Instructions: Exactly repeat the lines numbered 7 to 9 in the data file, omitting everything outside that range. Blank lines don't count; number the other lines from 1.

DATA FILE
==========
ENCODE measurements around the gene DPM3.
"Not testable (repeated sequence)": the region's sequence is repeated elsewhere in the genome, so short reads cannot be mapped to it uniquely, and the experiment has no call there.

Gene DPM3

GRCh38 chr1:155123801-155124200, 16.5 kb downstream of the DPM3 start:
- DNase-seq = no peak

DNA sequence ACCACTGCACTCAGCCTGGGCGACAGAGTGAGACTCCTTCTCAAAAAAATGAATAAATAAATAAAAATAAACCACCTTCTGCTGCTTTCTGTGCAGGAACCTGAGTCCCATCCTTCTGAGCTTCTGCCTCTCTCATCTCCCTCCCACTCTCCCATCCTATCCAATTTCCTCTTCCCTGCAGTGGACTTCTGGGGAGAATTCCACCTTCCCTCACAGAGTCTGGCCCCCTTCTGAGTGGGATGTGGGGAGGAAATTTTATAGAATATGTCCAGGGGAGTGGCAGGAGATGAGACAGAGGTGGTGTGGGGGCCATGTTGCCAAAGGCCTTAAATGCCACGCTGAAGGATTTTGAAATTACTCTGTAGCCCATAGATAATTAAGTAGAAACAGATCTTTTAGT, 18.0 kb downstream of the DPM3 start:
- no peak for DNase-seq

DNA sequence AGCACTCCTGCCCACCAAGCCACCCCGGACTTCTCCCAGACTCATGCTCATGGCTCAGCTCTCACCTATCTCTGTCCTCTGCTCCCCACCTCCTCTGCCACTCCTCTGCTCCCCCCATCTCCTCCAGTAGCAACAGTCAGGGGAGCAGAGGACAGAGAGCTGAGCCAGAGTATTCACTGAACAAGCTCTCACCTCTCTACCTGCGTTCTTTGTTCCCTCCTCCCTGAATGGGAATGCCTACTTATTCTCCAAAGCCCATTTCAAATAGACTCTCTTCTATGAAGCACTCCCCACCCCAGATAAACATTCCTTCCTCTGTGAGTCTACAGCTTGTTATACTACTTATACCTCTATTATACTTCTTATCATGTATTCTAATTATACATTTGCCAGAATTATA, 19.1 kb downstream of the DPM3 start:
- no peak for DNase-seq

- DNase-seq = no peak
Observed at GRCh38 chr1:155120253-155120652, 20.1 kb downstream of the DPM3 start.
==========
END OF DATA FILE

- no peak for DNase-seq

DNA sequence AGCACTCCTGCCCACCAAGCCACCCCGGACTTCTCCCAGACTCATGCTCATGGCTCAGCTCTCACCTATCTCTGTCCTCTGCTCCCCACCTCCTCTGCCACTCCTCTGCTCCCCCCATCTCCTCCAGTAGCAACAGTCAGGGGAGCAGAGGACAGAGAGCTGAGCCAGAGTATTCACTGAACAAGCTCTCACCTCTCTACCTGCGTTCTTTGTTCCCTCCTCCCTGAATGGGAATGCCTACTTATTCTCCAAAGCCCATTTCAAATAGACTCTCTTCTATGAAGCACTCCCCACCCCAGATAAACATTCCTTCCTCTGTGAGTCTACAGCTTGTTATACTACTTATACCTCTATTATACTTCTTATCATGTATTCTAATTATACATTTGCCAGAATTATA, 19.1 kb downstream of the DPM3 start:
- no peak for DNase-seq